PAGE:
Having mentioned Rabbi Elazar's teaching, the gemara proceeds to analyze other teachings and their compatibility with Rabbi Elazar's claim. This is not uncommon in the gemara, which commonly shifts focus from its primary topic to discuss a source that has been brought up in the context of the main discussion.

We are up to the beginning of the first of the wide lines on 69b.

It was taught: Abayei said: "The mishna states, 'they ascended' [on their own],"

and Rava said: "The mishna states, 'he (Ezra) brought them up.'"

And they argue about [the teaching of] Rabbi Elazar, for Rabbi Elazar said,

"Ezra did not ascend from Babylonia until he made it like clean flour, and ascended."

Abayei does not have (does not agree with) Rabbi Elazar, Rava has (agrees with) Rabbi Elazar.

If you want, say (an alternate explanation): the whole world (i.e., Rava and Abayei) has (agrees with) Rabbi Elazar,

and here they argue about this:

one master holds that he (Ezra) separated them and they ascended on their own,

and one master holds that he (Ezra) forced them to ascend.

איתמר, אביי אמר: עלו מאיליהם תנן,

ורבא אמר: העלום תנן.

וקמיפלגי בדרבי אלעזר, דאמר רבי אלעזר:

לא עלה עזרא מבבל עד שעשאה כסולת נקיה ועלה.

אביי לית ליה דרבי אלעזר, רבא אית ליה דרבי אלעזר.

איבעית אימא: דכולי עלמא אית להו דרבי אלעזר,

והכא בהא קא מיפלגי,

מר סבר: אפרושי אפרושינהו ומנפשייהו סליקו,

ומר סבר: בעל כרחייהו אסוקינהו.  

This discussion begins with a disagreement about whether or not Ezra forced those of tainted lineage and therefore unfit (pesulim) for intergration into the community to join him on his journey. Abayei maintains that the pesulim ascended to Eretz Yisrael of their own accord, while Rava argues that Ezra forced them to join him. At first, the gemara claims that the statement of Rabbi Elazar is at the core of this disagreement. Abayei rejects Rabbi Elazar's teaching. Ezra did not intend to purify the Babylonian community; therefore, if pesulim joined those traveling to the Land of Israel, it was clearly a move that they initiated of their own accord. Rava accepts Rabbi Elazar's view. He therefore maintains that part of Ezra's effort to purify the community in Babylonia of defects of lineage was to force those who were of tainted lineage to join him in the Land of Israel.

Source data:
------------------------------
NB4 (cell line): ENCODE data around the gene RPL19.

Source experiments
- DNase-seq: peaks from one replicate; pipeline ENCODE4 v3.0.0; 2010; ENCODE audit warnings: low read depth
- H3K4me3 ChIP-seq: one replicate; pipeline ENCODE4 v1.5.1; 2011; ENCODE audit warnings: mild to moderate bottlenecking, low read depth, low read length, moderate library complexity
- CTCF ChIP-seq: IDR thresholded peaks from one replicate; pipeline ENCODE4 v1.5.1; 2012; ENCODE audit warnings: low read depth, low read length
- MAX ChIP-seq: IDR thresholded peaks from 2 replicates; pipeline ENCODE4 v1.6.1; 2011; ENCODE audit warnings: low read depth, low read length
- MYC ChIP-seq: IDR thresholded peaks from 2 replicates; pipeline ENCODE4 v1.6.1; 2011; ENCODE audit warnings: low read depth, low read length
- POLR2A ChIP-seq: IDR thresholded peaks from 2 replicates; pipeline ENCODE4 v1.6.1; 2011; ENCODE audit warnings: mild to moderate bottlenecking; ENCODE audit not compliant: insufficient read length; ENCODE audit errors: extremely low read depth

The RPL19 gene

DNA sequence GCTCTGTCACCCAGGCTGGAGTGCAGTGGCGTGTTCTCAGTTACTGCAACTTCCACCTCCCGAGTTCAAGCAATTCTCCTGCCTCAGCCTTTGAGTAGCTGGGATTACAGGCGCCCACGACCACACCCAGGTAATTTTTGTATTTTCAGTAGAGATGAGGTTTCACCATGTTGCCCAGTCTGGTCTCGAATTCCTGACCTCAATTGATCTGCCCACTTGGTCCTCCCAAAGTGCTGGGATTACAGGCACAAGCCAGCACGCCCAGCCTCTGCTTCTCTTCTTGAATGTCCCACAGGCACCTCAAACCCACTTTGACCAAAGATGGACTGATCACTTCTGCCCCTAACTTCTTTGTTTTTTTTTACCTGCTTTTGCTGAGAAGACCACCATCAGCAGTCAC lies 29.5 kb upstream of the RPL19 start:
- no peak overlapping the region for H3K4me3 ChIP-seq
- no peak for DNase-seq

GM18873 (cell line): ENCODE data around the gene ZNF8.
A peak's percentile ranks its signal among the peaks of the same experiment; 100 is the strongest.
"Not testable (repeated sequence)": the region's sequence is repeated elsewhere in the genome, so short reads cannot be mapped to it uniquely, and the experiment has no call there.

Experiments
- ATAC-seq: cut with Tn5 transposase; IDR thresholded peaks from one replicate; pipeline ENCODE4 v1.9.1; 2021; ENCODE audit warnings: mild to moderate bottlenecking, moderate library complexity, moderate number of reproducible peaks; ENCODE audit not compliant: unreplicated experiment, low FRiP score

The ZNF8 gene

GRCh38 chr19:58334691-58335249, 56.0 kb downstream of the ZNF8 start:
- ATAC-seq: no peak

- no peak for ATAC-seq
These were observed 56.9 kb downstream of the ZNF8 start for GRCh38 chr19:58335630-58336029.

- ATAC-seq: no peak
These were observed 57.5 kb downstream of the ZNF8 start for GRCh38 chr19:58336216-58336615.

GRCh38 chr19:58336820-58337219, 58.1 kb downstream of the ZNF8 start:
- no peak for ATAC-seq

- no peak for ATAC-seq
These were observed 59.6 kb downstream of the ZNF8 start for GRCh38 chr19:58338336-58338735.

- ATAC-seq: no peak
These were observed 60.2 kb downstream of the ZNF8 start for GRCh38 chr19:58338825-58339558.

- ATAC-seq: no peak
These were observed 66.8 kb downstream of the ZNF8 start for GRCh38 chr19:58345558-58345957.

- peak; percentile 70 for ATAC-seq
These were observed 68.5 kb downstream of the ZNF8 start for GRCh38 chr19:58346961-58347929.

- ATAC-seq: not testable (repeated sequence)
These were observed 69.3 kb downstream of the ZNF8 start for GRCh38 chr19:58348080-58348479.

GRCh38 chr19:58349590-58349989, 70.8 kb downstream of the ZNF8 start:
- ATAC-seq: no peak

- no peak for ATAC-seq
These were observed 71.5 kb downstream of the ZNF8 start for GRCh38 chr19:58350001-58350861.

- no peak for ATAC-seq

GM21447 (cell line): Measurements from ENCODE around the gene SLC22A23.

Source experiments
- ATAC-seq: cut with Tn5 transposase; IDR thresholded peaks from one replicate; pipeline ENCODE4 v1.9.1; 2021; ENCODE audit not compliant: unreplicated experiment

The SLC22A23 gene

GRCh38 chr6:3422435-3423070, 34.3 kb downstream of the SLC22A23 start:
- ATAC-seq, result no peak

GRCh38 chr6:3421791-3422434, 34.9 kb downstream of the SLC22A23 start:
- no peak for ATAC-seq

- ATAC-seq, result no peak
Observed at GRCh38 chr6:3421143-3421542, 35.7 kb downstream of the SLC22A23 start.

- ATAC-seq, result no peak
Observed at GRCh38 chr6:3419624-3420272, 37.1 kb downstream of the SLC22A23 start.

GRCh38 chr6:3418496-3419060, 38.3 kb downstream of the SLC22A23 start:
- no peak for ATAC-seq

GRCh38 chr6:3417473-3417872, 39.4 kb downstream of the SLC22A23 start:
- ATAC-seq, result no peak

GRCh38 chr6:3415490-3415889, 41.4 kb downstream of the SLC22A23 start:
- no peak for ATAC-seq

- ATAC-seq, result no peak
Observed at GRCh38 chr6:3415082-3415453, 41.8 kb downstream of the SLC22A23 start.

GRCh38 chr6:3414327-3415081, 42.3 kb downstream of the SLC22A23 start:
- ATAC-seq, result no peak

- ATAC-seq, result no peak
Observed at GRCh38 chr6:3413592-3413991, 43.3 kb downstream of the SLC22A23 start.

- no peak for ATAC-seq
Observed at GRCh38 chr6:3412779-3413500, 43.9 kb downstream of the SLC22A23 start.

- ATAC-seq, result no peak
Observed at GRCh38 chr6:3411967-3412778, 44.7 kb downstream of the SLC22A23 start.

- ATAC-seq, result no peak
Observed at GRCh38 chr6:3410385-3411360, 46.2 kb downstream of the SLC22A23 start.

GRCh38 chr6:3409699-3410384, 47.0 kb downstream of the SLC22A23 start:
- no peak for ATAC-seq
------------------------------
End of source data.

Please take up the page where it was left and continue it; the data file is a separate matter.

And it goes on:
However, the gemara notes that an alternate understanding of the disagreement between Abayei and Rava is possible, one that would allow both sides to accept Rabbi Elazar's position. According to this approach, Abayei would claim that Ezra simply separated the pesulim from the rest of the community; having been separated, they themselves made the decision to travel to Eretz Yisrael, perhaps in order to seek a community that would be more open to integration. Rava argues that Ezra's purification of the Babylonian community included forcing the pesulim to join him, so that there would not be any possibility of their full integration into the Babylonian Jewish community.

We continue on in the Gemara - we are up to the end of the fifth long line on 69b.

It is well according to the one who says "they ascended" [of their own accord];

that is what Rav Yehuda said in the name of Shemuel:

"All lands are as dough to the Land of Israel, and the Land of Israel is as dough to Babylonia;"

but according to the one who says he [Ezra] forced them to ascend, they knew them!

Granted that they knew them in that generation; in other (later) generations they did not know.

בשלמא למאן דאמר עלו,

היינו דאמר רב יהודה אמר שמואל:

כל ארצות עיסה לארץ ישראל, וארץ ישראל עיסה לבבל;

אלא למ"ד העלום, מידע ידעינהו!

נהי דידעי לההוא דרא, לדרא אחריני לא ידעי.

The gemara here extends its discussion laterally yet again. Previously, the gemara quoted Rabbi Elazar's opinion in order to understand our mishna and then proceeded to discuss his opinion in its own right; as regard to how it relates to the later disagreement between Abayei and Rava. Now, the gemara shifts focus to the disagreement between Abayei and Rava and analyzes the compatibility of each side in light of other teachings.